When Sylvia stayed in our hotel one day while I was out visiting museums in London, she ventured to the local Kensington High Street and bought herself lunch from Wasabi.  This is one of the franchises that sold Japanese food.  There is a lot more of it than when I lived in London.  She had cucumber sushi (or hosomaki), seaweed onigiri, apple juice, vegetable gyozas and strawberry cheese mochi.  The sushi and onigiri was nice, the gyoza would have improved if she had been able to heat it and she was amazed by the mochi.  I feel like saying the apple juice is pretty safe purchase but Sylvia had an apple juice in Rome that she hated.  I had never thought I would see the day.

On another night in London, I wanted something with lots of vegetables after lots of carbs.  I went to Itsu, hoping to see some of the bento boxes I had admired at a Heathrow Airport Itsu, but could not find them.  Instead I went to Wasabi where I bought a Sesame Tofu Bowl for 8.75 pounds.  It comprised Tofu, avocado, pickled red cabbage, edamame bean salad, charred pepper, broccoli florets, crispy onion, mixed leaves, sesame seeds, sesame dressing.  I loved it.

I noticed that there was a Whole Foods Market on Kensington High Street near our hotel.  Having heard a lot of bloggers (especially in USA) mention this franchise, I was curious to try it.   I was surprised that it had a lot of fresh food that either needed a fridge or to be eaten fairly quickly.  Many of the health food stores in Melbourne have a lot of grains and other products that are shelf stable in the pantry.  

I took a hot food tub back to our hotel.  It was filled with rice, lasagna, a Korean stew, mac and cheese, lentils, capsicum and zucchini, greens and coleslaw.  Of course it was too much but there were so many options at the hot bar.  I also got a pomegranate flavoured karma kombucha.  It was delicious and welcome because I didn't see much kombucha on my travels.  I also bought some black truffle crisps which were ok but not brilliant.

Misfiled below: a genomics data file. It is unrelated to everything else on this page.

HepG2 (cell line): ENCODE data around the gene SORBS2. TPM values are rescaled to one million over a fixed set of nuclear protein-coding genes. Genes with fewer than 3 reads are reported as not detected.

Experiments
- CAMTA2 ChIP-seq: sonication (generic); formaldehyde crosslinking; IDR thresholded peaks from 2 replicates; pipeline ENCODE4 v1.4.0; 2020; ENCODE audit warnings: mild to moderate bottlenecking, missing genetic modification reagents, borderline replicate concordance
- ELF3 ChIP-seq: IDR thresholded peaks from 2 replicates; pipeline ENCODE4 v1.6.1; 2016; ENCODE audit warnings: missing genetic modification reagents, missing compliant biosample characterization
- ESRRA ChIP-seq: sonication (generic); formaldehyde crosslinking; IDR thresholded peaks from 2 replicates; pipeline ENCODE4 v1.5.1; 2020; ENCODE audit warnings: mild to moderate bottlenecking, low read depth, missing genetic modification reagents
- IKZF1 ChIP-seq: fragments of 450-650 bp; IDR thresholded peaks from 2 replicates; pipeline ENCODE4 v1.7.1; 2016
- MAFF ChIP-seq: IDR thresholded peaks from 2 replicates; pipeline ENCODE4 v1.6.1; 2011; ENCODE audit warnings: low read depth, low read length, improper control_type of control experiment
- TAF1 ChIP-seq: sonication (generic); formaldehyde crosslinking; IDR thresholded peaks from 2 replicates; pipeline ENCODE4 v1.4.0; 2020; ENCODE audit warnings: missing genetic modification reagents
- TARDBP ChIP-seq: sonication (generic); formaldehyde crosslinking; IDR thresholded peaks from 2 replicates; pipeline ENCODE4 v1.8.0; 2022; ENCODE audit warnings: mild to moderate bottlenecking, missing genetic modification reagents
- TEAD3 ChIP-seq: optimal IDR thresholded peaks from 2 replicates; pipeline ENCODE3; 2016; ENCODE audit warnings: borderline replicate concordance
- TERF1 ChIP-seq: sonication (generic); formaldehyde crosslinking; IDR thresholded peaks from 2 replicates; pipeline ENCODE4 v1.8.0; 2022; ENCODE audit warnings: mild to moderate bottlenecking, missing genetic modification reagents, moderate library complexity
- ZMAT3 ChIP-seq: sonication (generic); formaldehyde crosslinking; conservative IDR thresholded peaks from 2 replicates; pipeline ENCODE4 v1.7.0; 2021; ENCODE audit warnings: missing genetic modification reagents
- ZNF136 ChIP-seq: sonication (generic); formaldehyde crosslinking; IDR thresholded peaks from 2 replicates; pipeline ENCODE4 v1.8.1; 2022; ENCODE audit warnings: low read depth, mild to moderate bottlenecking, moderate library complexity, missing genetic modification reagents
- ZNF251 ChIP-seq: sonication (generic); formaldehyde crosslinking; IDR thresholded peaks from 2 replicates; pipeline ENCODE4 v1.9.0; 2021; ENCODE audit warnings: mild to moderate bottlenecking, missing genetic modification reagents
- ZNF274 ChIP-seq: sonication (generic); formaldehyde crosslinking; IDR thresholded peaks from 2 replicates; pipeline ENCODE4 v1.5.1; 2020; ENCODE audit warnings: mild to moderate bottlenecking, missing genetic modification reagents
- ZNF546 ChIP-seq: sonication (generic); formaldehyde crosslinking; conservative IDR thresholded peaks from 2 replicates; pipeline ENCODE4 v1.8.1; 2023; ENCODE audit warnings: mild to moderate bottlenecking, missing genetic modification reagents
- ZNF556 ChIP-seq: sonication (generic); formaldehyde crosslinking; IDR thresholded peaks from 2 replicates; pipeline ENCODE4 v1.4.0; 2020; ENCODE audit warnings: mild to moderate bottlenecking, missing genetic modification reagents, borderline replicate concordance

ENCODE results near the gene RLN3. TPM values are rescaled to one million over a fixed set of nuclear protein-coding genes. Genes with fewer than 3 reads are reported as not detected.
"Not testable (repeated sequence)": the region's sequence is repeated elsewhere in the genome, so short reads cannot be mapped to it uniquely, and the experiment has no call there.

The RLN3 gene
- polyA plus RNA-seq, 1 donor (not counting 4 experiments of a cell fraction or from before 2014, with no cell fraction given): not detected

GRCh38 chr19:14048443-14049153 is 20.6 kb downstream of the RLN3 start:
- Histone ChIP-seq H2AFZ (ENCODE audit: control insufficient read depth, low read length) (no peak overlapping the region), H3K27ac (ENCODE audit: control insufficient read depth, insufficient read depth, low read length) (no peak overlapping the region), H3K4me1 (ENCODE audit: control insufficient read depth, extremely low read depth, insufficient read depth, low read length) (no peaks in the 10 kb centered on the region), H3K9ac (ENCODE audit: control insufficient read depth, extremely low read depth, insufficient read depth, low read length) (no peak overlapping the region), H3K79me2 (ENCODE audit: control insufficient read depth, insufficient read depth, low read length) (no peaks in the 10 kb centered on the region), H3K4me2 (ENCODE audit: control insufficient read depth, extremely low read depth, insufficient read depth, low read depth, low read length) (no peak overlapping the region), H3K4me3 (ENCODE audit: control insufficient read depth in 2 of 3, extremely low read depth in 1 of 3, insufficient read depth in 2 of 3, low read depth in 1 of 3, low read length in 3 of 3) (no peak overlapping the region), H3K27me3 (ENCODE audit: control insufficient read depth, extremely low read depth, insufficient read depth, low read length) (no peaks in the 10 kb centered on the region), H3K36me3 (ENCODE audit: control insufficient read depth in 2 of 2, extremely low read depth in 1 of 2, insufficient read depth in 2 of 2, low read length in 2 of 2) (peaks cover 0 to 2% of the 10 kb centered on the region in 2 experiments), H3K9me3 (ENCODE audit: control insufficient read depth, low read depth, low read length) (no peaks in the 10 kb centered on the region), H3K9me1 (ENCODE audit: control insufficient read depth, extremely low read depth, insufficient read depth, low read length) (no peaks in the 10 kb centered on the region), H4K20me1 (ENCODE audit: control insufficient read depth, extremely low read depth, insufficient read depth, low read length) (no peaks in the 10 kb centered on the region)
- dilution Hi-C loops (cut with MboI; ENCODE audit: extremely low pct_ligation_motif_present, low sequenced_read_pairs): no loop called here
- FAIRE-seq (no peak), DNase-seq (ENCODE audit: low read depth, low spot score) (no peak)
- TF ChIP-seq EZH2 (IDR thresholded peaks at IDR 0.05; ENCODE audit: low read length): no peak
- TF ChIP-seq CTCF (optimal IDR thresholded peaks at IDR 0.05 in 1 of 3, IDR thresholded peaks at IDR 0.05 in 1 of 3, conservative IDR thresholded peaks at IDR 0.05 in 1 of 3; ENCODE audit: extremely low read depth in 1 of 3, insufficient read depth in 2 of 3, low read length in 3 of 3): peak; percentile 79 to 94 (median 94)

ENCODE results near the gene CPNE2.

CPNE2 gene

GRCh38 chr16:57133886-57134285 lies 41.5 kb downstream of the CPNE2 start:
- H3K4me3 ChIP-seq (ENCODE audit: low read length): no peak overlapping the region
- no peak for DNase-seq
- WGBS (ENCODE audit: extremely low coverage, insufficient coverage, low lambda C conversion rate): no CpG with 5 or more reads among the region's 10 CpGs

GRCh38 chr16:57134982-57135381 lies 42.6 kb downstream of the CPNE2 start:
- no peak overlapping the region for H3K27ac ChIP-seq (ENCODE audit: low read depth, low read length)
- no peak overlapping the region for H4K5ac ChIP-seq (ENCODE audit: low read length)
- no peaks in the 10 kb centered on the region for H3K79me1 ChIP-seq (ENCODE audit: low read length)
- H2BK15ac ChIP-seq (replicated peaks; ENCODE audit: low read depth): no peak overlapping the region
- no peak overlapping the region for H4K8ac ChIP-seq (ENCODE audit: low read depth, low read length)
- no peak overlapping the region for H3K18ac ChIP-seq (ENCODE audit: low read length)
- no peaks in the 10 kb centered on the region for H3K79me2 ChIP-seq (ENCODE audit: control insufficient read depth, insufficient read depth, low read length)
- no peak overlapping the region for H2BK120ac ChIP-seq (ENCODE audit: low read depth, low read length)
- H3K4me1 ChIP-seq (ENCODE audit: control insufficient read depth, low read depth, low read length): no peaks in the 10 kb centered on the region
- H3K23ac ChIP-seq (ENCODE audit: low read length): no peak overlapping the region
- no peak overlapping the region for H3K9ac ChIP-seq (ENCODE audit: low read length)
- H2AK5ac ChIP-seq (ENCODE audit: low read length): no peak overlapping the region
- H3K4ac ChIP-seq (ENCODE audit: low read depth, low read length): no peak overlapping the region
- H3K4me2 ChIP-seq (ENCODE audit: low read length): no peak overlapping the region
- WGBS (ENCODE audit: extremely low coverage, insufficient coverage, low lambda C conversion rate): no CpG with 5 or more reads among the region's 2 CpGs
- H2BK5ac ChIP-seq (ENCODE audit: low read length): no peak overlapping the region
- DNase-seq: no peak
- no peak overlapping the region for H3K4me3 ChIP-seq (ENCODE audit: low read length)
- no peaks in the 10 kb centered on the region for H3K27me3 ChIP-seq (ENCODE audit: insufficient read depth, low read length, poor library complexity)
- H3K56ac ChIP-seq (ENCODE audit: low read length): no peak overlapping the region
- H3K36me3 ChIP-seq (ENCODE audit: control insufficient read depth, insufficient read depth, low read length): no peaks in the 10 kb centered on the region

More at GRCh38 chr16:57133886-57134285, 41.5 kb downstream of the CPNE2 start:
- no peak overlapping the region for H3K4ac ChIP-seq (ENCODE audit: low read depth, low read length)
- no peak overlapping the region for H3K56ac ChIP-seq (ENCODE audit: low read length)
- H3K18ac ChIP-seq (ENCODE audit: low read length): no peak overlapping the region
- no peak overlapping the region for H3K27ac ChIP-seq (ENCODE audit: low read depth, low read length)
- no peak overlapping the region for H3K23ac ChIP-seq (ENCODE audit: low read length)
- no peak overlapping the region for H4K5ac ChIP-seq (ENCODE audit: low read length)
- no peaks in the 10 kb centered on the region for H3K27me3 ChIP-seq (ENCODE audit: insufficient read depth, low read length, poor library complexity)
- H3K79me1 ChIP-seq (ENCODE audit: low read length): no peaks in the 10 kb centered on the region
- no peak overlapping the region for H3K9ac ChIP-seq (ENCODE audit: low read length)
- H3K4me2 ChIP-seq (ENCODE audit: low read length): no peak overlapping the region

When we went to our Edinburgh apartment with a full kitchen, it was great to go to Cameron Toll Sainsburys again and buy some ready meals we could keep in our fridge, rather than having to buy dinner each night.  Unfortunately it was a trek from out apartment and but mini-marts near us did not have special dishes like Truffle mac and cheese or my favourite Sainsburys Green Vegetable Selection (broccoli, cabbage and peas) with mint butter.

This meal was from the Wasabi franchise but sold in the supermarket rather than a cafe.  This one was the Pumpkin Katsu Curry.  The oven at our Edinburgh apartment was excellent.  I baked my meal in the oven and had really crispy breaded pumpkin as well as curry and rice.  I also added some of the Green Vegetable Selection.  It was one of my favourite ready meals of the holidays.

Again we bought Muellers Corners.  The banana yoghurt with chocolate flakes was our favourite on this holiday.

For breakfasts, Sylvia loved the instant golden syrup porridge from Sainsbury's.  We both love baked beans but only I was excited at the baked beans with vegan sausages.  Although the sausages in the tin are boiled rather than my preference of fried or barbecued, I still find it magic that you can buy such things in the UK (unlike Australia).  And they bring back good memories me of living in London with a single mother and her kid.  I can still hear the mother saying "Do you want beans and sausages for tea?" to her kid.

This last photo is some of my haul from the Edinburgh Farmers Market.  The Perthshire raspberries were amazing and far superior to the Morocco raspberries that Sainsburys sold.  I love the pretzel and the Japaense pineapple bread.  The Tablet was for E, which he loved.  The Bramble and Blackcurrant Jam is to have in Melbourne to remind me of the UK.  The cheesecake was really soft but in convenient tubs and nice for dessert.  I loved the cheese pretzel and had the vegan sausage roll with some soup for dinner one night.  It was filling.